Q. What is a disclosure statement and how important is it regarding my new condo purchase? There is so much to learn and I don’t want to make any mistakes when making my final decision.
A. The purpose and contents of a disclosure statement are set out in Section 72(1) of the Condominium Act. This statement is essential and your sale is not binding without it.
The contents will inform you if the condo is freehold or leasehold, describe the property and amenities, tell you whether the project is new or converted from another use, if any units will be for commercial use, whether the developer intends to sell blocks of units to investors and the proportion of units the developer intends to lease, and restrictions on pets.
Also copies of the existing or proposed declaration, bylaws and an insurance trust agreement will be included, as well as a copy of the budget and other financial details.
If recreational or other facilities are not completed, the statement will inform you the schedule for completion. It will list the facilities and services the developer will provide during the period of interim occupancy, which is the period of time between you actually moving into the condo unit and the registration of the condo corporation.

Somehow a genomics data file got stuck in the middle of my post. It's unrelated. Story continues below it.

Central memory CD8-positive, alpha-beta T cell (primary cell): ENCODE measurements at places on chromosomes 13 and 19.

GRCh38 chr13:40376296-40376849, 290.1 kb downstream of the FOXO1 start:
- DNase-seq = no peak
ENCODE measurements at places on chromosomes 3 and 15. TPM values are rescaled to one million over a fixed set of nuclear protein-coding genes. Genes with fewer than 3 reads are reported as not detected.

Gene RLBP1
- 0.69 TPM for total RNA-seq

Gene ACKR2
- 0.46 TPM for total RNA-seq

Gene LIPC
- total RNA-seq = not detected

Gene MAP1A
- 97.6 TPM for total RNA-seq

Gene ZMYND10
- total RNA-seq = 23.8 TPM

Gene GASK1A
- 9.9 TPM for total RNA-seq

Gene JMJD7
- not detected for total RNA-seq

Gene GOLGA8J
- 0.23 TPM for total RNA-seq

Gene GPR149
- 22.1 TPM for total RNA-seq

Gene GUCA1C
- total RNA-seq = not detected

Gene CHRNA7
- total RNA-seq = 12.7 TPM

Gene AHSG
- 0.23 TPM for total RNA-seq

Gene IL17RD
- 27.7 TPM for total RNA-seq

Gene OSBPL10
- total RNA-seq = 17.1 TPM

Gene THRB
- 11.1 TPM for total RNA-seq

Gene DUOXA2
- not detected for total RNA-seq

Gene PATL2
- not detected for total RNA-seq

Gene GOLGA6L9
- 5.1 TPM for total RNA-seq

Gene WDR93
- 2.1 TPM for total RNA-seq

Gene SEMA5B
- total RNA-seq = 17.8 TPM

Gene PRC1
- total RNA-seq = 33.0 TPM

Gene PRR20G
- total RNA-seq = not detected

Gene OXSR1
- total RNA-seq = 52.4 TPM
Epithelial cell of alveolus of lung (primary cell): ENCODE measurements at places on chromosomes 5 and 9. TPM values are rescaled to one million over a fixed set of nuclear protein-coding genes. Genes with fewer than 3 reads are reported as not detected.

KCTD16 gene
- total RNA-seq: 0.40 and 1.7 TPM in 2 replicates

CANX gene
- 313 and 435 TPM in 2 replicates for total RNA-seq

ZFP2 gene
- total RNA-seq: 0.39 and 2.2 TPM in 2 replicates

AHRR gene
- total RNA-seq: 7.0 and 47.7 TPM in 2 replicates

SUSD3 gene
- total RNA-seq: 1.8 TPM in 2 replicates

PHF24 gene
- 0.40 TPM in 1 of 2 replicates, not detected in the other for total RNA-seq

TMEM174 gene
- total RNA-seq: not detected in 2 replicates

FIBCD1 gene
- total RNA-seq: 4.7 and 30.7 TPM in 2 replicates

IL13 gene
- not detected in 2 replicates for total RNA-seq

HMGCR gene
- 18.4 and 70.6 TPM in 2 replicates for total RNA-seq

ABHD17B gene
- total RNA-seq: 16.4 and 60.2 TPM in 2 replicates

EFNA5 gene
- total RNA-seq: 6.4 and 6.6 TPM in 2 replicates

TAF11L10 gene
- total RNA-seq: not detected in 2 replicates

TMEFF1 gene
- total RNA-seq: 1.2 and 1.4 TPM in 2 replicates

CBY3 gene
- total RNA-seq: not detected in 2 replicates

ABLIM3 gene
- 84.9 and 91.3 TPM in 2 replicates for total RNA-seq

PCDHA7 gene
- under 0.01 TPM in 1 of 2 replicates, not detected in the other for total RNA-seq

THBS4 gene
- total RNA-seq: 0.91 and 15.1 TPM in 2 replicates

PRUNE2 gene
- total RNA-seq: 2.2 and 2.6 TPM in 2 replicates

It’s imperative that you go over the disclosure statement with your lawyer in order for you to make a well-informed decision. Ask all the questions you can and don’t assume anything. In order to avoid any unexpected disappointments you must research the condo before you buy, not after.
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Q. We are going to buy our first condo. Can you tell us what part of the condo belongs to us and what part belongs to the condominium corporation?
A. Each condo property is a little different. You will need to review the condominium’s registered description to find out what is included in your unit and what parts are common elements.
Private back yards and balconies are usually considered common elements, but are called exclusive-use common elements, because they are for the exclusive use of a particular unit owner. As well, there are obligations to maintain and repair parts of the units and the common elements outlined in the condominium documents.
In order to avoid any unexpected surprises or disappointments, do your homework prior to choosing your first condo. Buying a condominium is completely different then buying any other type of property. You will definitely require the assistance of a good real estate lawyer to review all your documents prior to signing on the dotting line.